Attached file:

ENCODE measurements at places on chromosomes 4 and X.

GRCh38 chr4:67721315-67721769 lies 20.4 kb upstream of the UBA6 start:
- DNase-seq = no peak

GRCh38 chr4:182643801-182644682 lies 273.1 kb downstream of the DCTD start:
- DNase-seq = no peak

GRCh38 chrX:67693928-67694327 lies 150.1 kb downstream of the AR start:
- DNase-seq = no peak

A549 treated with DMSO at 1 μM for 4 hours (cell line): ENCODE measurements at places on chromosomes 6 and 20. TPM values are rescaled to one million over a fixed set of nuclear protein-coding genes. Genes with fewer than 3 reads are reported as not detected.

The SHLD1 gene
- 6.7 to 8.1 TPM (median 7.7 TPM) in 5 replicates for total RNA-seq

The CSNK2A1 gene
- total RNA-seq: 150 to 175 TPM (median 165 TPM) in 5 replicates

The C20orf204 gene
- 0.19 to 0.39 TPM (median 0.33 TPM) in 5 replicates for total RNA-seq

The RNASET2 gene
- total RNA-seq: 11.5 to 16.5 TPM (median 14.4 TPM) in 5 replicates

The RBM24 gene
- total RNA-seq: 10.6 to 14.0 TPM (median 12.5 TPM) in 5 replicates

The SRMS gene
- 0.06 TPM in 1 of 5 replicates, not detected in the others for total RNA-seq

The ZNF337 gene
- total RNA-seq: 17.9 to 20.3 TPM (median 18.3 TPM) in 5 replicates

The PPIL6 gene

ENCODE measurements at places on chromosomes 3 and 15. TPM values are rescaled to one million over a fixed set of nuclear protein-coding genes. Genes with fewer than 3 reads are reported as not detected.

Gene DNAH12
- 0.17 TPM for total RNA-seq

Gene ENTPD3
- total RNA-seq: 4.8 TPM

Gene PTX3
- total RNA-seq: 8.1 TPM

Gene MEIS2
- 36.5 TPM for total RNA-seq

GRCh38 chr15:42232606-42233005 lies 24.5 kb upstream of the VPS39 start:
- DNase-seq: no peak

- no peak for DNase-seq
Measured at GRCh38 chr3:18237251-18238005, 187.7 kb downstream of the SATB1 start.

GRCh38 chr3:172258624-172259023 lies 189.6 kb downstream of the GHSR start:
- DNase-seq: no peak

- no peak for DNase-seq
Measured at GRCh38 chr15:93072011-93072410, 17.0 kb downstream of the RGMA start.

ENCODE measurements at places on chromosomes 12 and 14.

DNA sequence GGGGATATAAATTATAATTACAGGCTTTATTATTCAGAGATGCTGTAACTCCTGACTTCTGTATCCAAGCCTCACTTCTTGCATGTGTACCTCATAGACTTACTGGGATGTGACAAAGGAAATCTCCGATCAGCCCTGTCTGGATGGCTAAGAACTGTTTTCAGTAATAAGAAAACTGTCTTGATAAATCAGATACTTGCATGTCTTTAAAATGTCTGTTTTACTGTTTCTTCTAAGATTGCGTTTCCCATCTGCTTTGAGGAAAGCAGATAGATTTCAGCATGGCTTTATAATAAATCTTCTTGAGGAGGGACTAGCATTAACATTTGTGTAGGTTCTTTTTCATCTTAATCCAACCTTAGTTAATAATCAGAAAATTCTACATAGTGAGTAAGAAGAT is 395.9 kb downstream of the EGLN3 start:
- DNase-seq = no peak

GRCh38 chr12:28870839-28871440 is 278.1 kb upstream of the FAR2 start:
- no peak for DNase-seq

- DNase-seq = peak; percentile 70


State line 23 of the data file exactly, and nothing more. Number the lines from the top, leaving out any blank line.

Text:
The PPIL6 gene